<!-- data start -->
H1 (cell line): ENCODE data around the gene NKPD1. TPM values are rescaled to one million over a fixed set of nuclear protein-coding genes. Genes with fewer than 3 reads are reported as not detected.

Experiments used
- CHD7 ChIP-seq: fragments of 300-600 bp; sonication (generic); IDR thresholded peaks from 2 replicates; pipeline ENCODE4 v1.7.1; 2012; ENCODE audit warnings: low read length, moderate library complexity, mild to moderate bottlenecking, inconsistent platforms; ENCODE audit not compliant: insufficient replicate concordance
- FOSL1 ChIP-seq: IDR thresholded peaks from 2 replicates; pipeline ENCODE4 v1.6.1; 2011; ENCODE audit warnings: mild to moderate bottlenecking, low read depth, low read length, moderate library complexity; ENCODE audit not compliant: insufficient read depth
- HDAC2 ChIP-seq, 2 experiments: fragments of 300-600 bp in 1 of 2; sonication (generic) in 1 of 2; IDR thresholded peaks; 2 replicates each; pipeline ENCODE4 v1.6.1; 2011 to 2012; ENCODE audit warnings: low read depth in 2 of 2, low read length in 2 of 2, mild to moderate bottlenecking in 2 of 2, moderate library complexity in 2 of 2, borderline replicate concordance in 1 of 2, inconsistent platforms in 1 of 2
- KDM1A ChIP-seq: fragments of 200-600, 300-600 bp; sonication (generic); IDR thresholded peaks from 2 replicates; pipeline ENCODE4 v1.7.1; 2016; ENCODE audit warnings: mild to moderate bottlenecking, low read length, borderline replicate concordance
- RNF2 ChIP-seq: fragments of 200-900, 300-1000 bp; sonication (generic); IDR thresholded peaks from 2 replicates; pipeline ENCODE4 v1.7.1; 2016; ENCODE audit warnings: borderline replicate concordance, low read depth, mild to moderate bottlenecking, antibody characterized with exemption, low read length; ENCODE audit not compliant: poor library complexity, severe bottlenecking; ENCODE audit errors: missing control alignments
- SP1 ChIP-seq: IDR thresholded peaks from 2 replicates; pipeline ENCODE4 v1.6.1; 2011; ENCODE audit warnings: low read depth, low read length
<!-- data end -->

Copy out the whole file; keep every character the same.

H1 (cell line): ENCODE data around the gene NKPD1. TPM values are rescaled to one million over a fixed set of nuclear protein-coding genes. Genes with fewer than 3 reads are reported as not detected.

Experiments used
- CHD7 ChIP-seq: fragments of 300-600 bp; sonication (generic); IDR thresholded peaks from 2 replicates; pipeline ENCODE4 v1.7.1; 2012; ENCODE audit warnings: low read length, moderate library complexity, mild to moderate bottlenecking, inconsistent platforms; ENCODE audit not compliant: insufficient replicate concordance
- FOSL1 ChIP-seq: IDR thresholded peaks from 2 replicates; pipeline ENCODE4 v1.6.1; 2011; ENCODE audit warnings: mild to moderate bottlenecking, low read depth, low read length, moderate library complexity; ENCODE audit not compliant: insufficient read depth
- HDAC2 ChIP-seq, 2 experiments: fragments of 300-600 bp in 1 of 2; sonication (generic) in 1 of 2; IDR thresholded peaks; 2 replicates each; pipeline ENCODE4 v1.6.1; 2011 to 2012; ENCODE audit warnings: low read depth in 2 of 2, low read length in 2 of 2, mild to moderate bottlenecking in 2 of 2, moderate library complexity in 2 of 2, borderline replicate concordance in 1 of 2, inconsistent platforms in 1 of 2
- KDM1A ChIP-seq: fragments of 200-600, 300-600 bp; sonication (generic); IDR thresholded peaks from 2 replicates; pipeline ENCODE4 v1.7.1; 2016; ENCODE audit warnings: mild to moderate bottlenecking, low read length, borderline replicate concordance
- RNF2 ChIP-seq: fragments of 200-900, 300-1000 bp; sonication (generic); IDR thresholded peaks from 2 replicates; pipeline ENCODE4 v1.7.1; 2016; ENCODE audit warnings: borderline replicate concordance, low read depth, mild to moderate bottlenecking, antibody characterized with exemption, low read length; ENCODE audit not compliant: poor library complexity, severe bottlenecking; ENCODE audit errors: missing control alignments
- SP1 ChIP-seq: IDR thresholded peaks from 2 replicates; pipeline ENCODE4 v1.6.1; 2011; ENCODE audit warnings: low read depth, low read length